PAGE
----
Mechanisms for the Passive Regulation of Extracellular K+ in the Central Nervous System: The Implications of Invertebrate Studies
Homeostasis of the brain extracellular K concentration is a necessary prerequisite for neuronal functioning and synaptic integration3,7. There is considerable evidence for such regulation in vertebrate brain, and when the interstitial K concentration is maintained constant in the face of chronically altered K levels in blood, an active, energy-dependent mechanism is suggested7. However, it is not known to what extent the brain can maintain a degree of internal homeostasis by purely passive ‘K buffering’ systems. In this paper we shall examine the evidence for active and passive regulation of K in the brain microenvironment and discuss some results from a crustacean preparation which indicate that passive K buffering may occur. Possible involvement of glia, and alternative mechanisms, will be discussed. As astrocytes have been suggested as a major site for K buffering in the vertebrate brain, evidence for a homeostatic function of astrocytes will be considered.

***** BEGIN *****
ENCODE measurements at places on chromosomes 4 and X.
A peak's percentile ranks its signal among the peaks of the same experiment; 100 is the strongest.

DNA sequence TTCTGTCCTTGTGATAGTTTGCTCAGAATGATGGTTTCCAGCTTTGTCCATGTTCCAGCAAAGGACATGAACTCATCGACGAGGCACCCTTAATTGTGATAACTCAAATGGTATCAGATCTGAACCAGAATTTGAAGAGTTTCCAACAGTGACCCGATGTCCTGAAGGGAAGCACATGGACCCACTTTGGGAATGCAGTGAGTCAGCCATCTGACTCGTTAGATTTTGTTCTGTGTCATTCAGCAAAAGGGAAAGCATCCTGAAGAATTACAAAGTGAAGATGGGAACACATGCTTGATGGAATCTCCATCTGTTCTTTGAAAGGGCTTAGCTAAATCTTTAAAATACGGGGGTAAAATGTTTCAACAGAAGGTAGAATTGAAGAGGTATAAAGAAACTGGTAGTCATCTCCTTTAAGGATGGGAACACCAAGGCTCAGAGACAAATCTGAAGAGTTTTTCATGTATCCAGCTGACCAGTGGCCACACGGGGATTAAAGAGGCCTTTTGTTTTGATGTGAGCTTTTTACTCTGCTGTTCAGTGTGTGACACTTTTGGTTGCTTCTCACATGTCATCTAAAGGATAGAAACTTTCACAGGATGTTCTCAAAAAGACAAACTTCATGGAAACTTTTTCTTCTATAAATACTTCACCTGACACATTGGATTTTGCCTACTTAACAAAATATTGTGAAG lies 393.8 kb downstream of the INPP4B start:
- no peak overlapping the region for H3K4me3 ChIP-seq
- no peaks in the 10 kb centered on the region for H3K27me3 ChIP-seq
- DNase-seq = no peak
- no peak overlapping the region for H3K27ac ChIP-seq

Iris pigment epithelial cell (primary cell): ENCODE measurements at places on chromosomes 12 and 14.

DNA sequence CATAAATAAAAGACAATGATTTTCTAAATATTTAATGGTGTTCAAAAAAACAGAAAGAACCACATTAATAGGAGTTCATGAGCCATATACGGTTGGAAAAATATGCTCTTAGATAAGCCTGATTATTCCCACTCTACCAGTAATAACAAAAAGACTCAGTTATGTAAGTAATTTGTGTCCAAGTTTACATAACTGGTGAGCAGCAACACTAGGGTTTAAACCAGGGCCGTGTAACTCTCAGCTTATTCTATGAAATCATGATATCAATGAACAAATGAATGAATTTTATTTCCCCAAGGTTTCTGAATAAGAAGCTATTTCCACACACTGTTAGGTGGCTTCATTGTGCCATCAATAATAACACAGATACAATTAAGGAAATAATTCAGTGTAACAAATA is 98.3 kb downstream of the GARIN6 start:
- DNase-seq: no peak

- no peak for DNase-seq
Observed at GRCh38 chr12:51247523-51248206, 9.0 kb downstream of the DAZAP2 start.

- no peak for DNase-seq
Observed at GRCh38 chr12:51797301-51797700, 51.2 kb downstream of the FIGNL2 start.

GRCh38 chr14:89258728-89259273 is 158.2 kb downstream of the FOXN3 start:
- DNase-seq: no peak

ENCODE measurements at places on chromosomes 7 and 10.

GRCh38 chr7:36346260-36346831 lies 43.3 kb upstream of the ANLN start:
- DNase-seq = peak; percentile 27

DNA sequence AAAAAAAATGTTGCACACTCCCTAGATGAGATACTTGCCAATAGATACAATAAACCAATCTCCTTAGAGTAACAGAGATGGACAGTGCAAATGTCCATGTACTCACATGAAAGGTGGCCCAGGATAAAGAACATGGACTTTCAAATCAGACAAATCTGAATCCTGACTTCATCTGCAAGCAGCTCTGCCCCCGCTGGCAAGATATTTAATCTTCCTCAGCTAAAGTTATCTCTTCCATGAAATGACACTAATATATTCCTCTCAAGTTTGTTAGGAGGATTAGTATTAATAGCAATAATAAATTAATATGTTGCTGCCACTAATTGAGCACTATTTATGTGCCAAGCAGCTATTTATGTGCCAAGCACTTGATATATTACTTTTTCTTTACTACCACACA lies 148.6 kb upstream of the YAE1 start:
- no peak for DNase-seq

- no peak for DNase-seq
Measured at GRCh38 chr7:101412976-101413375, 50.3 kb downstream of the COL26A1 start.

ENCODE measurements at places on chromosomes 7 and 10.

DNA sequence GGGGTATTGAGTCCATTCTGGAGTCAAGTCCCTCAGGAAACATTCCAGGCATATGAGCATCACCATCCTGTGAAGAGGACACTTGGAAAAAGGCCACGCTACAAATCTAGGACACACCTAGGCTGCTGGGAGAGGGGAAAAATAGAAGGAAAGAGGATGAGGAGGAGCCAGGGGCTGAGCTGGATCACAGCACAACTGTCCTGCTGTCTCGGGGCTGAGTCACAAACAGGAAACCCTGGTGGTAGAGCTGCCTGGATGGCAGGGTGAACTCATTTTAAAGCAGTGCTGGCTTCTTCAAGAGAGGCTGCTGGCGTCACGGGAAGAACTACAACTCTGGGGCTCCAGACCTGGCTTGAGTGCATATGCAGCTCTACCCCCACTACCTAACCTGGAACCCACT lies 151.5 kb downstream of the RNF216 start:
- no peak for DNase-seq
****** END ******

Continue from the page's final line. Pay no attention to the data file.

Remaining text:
KeywordsEthacrynic Acid Extracellular Potassium Passive Mechanism Vertebrate Brain Glial Membrane
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